Delaware well tainted with exotic toxin linked to superfund site.
A hard-to-remove toxic chemical that surfaced in a deep new Artesian Water Co. well south of New Castle has heated up debate over financial responsibility for fouled public water supplies and the effectiveness of a more-than-30-year Superfund cleanup effort.
State and federal officials say they are confident the high levels of the likely carcinogen 1,4 dioxane, found in an Artesian well under Llangollen Estates, escaped from the Delaware Sand & Gravel Landfill federal Superfund site, nearly a mile to the north off Grantham Lane.
Artesian shut down the well before it went into regular use, but officials acknowledged that lower levels of the same chemical were detected last year in other wells that are part of the utility's large regional supply complex around Llangollen Boulevard.
It was the second time since 2000 that a relatively exotic pollutant from the Delaware Sand & Gravel Superfund site has crept into Artesian wells at problem levels. The earlier episode, involving a rare but more easily removed chemical, cost Artesian more than $1 million and upset residents who said they should have received earlier notification.
Although the EPA has yet to set a limit for 1,4 dioxane, peak concentrations in the new well were 30 times higher than the state drinking water limit in California, and nearly 300 times higher than Massachusetts'.
Delaware Sand & Gravel was listed as a national priority Superfund site in 1982. The former quarry was used for the disposal of industrial chemicals beginning in 1969 and was shut down after a state enforcement action in 1976. By that time, one three-acre section had 13,000 chemical-filled drums and another area had mixed chemical wastes buried 30 to 40 feet deep.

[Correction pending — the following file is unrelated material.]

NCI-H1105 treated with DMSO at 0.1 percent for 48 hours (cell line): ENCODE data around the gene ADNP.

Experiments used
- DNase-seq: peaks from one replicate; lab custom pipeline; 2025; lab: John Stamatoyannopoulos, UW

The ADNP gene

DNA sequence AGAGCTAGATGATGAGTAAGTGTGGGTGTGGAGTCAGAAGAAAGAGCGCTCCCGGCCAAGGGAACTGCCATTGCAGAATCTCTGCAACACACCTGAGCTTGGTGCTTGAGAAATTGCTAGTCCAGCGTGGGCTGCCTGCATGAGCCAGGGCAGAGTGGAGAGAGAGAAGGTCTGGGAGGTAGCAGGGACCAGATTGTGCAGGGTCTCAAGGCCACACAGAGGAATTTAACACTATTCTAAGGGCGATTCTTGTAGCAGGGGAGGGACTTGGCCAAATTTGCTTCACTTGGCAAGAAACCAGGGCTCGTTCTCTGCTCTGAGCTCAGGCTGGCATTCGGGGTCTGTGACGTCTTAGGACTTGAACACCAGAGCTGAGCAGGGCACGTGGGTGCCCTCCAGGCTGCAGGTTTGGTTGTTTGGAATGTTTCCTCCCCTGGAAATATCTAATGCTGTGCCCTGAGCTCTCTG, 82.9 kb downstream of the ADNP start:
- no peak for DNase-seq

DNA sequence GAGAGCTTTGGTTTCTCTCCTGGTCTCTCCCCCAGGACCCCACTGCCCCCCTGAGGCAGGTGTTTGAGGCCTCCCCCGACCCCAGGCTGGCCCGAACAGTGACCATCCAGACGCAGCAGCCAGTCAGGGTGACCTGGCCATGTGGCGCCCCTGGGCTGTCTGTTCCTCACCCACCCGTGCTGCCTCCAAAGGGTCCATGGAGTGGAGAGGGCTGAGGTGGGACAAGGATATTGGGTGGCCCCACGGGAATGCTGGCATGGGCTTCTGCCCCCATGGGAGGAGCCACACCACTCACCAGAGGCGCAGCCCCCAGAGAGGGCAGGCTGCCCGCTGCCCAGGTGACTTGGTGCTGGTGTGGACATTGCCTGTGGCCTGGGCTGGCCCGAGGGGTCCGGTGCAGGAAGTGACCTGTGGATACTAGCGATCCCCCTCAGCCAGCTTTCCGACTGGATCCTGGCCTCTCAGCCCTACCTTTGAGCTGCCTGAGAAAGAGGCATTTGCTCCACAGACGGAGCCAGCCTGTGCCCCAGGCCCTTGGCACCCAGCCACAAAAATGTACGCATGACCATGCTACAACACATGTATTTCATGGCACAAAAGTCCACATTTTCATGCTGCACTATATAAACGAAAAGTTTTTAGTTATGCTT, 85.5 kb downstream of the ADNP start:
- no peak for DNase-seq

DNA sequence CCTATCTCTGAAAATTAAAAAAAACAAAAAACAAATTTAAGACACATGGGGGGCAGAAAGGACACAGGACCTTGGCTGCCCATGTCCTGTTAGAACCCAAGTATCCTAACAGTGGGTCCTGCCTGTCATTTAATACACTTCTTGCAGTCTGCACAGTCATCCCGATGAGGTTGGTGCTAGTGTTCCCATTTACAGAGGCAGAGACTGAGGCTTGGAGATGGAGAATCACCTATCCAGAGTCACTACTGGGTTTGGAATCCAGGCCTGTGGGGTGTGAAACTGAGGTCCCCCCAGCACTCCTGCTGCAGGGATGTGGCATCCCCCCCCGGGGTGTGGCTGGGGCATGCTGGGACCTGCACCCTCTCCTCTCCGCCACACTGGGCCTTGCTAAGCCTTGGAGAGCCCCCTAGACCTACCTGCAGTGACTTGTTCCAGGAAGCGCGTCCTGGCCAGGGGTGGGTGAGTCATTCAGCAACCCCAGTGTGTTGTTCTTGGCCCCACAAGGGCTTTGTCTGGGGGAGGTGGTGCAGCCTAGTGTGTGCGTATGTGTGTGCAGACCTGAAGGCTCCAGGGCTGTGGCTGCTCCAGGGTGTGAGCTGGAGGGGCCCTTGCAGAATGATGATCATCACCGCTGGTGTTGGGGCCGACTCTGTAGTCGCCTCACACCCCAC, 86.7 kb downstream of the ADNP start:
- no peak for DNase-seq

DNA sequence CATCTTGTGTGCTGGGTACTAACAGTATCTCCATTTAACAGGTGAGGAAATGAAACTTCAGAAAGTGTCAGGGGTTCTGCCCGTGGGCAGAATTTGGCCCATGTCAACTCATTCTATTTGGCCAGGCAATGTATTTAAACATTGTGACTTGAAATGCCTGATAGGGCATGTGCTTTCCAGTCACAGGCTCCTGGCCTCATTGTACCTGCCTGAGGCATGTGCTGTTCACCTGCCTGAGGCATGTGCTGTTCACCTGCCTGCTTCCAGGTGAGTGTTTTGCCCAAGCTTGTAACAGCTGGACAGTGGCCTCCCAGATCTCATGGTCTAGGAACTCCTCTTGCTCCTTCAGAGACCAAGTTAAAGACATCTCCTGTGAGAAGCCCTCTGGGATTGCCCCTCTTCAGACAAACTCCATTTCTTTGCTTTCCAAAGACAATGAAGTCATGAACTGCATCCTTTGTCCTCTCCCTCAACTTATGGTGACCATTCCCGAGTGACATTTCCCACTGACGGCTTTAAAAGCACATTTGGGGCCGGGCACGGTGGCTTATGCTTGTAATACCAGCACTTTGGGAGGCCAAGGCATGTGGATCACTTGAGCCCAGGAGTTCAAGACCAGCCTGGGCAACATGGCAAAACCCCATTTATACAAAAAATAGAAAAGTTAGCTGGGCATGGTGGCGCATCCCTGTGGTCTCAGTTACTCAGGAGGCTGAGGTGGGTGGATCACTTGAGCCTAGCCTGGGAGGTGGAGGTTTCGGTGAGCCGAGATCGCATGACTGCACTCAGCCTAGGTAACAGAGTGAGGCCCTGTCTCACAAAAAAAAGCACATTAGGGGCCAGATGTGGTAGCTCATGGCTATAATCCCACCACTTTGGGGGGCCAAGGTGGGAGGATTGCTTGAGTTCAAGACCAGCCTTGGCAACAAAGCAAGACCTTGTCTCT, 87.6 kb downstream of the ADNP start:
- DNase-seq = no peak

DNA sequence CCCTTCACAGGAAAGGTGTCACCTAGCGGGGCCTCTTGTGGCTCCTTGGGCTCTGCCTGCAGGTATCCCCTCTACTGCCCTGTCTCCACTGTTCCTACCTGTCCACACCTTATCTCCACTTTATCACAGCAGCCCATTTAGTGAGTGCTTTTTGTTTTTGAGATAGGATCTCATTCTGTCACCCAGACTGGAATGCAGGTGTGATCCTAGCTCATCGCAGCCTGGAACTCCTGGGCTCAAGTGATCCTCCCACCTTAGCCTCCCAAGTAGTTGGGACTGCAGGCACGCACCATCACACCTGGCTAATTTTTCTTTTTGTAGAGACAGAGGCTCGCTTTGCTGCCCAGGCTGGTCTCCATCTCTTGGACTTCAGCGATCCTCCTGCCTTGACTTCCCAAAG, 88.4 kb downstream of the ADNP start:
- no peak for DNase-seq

A cleanup trust, financed by parties responsible for the waste, operates the site and finances work there. Removal and groundwater protection efforts, the EPA noted, have only been "somewhat successful."
The EPA identifies 1,4 dioxane as an industrial solvent and stabilizer used in a variety of industries, including some cosmetics. The Department of Natural Resources and Environmental Control has set 6 parts per billion in groundwater as the trigger point for assessments of risk and cleanup needs.
The EPA reported levels up to 89 parts per billion in Artesian's new well. An EPA general health advisory summary released last year noted a potential risk of one additional cancer death per 10,000 people after lifetime use of water with 35 parts per billion of dioxane, or 10 to 100 times the preferred-risk goal of many state and federal programs.
Source: Jeff Montgomery, The News Journal
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|Publication:||Hazardous Waste Superfund Alert|
|Date:||May 10, 2013|
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